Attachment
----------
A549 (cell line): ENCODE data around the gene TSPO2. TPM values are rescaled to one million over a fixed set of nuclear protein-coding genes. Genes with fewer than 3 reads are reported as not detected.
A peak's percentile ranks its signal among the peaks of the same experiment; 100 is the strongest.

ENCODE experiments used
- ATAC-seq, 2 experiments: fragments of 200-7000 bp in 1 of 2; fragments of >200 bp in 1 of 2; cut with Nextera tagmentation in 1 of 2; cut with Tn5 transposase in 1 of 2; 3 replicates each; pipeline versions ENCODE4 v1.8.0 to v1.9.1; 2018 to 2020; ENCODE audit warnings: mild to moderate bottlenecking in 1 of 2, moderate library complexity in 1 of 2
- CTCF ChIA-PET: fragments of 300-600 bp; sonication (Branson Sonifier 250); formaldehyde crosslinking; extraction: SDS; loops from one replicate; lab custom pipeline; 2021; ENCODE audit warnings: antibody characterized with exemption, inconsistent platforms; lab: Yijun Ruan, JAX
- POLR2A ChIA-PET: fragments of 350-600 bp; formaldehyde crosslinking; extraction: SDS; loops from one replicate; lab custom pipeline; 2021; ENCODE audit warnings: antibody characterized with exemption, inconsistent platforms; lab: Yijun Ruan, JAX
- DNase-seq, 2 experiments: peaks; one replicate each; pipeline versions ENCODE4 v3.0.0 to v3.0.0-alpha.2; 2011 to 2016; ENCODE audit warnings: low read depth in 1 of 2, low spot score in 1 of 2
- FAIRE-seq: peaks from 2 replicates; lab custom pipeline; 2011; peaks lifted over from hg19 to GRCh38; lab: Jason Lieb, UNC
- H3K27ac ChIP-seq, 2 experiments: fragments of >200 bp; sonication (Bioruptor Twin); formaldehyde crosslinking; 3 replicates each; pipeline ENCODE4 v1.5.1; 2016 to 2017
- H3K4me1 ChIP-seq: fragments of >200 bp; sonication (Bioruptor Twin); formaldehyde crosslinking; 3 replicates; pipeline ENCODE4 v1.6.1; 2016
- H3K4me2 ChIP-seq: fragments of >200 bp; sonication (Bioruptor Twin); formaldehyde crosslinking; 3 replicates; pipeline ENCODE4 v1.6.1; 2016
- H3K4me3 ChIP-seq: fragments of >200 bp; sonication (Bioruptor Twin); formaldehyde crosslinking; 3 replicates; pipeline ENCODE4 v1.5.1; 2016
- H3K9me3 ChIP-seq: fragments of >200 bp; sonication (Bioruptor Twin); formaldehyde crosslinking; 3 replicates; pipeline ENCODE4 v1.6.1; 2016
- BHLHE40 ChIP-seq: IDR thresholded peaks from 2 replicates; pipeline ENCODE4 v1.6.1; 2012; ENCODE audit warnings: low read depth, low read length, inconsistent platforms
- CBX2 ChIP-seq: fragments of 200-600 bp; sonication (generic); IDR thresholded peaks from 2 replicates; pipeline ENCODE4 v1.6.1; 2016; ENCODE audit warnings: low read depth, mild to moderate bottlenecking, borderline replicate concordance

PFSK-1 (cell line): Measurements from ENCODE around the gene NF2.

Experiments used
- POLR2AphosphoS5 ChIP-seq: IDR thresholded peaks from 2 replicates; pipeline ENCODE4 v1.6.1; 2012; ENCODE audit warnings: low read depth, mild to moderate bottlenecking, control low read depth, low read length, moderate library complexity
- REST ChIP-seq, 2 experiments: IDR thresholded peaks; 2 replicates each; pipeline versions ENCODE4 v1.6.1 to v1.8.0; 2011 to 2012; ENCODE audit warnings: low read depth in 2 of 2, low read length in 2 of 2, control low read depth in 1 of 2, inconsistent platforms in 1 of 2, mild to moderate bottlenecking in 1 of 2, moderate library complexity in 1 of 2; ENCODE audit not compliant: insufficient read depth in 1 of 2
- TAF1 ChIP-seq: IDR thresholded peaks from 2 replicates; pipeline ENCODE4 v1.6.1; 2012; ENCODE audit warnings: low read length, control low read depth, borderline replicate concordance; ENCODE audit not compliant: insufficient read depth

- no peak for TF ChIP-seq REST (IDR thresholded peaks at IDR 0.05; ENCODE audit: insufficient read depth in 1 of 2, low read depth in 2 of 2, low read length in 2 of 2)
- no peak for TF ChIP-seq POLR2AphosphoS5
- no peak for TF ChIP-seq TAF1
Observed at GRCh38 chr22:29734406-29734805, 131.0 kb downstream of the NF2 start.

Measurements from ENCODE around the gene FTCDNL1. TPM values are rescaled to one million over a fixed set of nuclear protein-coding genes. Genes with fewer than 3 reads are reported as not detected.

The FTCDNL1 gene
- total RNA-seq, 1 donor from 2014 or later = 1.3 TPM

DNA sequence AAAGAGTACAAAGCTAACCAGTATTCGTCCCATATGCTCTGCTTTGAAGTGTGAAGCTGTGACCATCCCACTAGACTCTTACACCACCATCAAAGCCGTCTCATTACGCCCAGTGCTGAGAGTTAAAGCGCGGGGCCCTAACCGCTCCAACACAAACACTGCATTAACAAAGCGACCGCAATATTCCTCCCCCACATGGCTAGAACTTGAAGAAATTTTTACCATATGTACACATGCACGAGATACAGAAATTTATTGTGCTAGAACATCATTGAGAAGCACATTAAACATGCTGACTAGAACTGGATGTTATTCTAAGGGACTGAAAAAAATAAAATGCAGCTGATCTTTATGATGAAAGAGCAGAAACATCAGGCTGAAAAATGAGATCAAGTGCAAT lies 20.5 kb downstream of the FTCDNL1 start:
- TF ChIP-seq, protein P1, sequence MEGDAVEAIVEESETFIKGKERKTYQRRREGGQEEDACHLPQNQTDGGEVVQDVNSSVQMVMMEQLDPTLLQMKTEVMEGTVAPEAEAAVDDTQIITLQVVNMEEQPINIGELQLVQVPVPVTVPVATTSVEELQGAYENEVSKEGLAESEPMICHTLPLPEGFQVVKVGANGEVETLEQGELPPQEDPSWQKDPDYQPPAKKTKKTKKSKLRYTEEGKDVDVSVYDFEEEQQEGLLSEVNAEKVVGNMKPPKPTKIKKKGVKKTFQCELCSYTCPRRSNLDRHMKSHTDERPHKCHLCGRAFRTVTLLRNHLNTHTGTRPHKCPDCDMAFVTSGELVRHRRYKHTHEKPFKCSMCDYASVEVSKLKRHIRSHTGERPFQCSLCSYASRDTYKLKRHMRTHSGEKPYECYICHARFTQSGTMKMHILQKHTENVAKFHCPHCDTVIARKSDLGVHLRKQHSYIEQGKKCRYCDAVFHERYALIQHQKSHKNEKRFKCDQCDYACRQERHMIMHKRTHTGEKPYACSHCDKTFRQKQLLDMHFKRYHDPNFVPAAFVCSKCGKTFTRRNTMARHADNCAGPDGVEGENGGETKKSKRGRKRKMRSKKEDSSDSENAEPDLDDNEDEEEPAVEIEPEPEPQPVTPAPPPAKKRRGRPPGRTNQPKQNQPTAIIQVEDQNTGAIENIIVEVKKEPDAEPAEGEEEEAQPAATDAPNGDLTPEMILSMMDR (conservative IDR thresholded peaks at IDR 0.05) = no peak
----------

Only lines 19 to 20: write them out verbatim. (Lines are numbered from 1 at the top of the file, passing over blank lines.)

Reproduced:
- REST ChIP-seq, 2 experiments: IDR thresholded peaks; 2 replicates each; pipeline versions ENCODE4 v1.6.1 to v1.8.0; 2011 to 2012; ENCODE audit warnings: low read depth in 2 of 2, low read length in 2 of 2, control low read depth in 1 of 2, inconsistent platforms in 1 of 2, mild to moderate bottlenecking in 1 of 2, moderate library complexity in 1 of 2; ENCODE audit not compliant: insufficient read depth in 1 of 2
- TAF1 ChIP-seq: IDR thresholded peaks from 2 replicates; pipeline ENCODE4 v1.6.1; 2012; ENCODE audit warnings: low read length, control low read depth, borderline replicate concordance; ENCODE audit not compliant: insufficient read depth